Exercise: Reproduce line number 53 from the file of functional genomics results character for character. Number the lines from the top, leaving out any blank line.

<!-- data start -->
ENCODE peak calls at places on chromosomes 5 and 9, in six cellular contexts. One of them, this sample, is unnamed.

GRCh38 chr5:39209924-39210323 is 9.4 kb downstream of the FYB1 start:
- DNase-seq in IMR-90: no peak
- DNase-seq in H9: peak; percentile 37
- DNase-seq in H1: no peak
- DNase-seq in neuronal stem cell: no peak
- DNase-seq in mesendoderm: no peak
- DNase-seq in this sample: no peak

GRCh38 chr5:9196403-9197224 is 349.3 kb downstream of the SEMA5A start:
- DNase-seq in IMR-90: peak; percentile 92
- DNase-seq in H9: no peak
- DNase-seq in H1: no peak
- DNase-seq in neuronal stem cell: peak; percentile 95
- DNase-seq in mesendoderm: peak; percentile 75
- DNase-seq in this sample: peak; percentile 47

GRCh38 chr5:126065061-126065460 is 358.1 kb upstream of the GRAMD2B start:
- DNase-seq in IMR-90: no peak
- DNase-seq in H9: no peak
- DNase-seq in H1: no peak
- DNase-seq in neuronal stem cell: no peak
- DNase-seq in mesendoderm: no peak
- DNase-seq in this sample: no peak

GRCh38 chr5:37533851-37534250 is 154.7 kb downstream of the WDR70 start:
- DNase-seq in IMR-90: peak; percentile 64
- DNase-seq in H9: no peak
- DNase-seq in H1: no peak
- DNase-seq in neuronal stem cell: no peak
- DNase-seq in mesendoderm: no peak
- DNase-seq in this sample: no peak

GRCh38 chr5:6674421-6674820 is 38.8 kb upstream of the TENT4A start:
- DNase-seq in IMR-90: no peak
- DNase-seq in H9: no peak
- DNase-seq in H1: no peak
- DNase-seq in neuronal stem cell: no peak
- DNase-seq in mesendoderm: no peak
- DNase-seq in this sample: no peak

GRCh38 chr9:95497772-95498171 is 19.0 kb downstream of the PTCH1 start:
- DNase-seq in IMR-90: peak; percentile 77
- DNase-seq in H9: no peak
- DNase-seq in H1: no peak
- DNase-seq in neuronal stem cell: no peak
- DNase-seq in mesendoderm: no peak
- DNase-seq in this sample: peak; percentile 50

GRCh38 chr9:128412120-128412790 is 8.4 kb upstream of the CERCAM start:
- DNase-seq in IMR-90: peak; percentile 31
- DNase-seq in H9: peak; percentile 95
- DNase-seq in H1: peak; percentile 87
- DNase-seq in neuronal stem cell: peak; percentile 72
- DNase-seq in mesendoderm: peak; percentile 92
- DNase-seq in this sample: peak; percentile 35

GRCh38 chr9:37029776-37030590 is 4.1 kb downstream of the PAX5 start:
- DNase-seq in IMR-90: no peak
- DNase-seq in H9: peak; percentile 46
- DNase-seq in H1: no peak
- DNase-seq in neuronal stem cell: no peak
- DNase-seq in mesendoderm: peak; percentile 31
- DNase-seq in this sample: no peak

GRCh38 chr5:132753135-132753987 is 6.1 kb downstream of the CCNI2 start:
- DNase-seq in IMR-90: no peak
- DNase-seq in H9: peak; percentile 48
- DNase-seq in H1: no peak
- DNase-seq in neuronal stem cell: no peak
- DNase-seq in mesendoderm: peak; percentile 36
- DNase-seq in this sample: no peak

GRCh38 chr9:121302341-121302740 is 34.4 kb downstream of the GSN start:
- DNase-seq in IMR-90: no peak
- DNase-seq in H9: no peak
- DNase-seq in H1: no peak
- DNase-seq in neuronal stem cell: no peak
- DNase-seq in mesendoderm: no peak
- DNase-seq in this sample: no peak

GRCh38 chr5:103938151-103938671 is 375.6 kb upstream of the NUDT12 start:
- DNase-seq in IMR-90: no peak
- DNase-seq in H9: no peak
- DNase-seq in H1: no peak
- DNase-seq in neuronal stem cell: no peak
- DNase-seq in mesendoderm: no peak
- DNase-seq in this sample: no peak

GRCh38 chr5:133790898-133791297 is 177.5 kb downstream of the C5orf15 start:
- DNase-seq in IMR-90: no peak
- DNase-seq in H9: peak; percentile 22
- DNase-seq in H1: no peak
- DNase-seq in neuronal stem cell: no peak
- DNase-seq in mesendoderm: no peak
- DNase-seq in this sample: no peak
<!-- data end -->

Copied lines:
- DNase-seq in H9: peak; percentile 46